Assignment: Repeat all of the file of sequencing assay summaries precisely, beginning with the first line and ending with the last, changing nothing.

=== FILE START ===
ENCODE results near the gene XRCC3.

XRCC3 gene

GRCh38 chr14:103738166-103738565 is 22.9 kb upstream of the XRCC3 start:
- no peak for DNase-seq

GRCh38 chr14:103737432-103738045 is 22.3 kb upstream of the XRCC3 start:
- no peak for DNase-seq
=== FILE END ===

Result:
ENCODE results near the gene XRCC3.

XRCC3 gene

GRCh38 chr14:103738166-103738565 is 22.9 kb upstream of the XRCC3 start:
- no peak for DNase-seq

GRCh38 chr14:103737432-103738045 is 22.3 kb upstream of the XRCC3 start:
- no peak for DNase-seq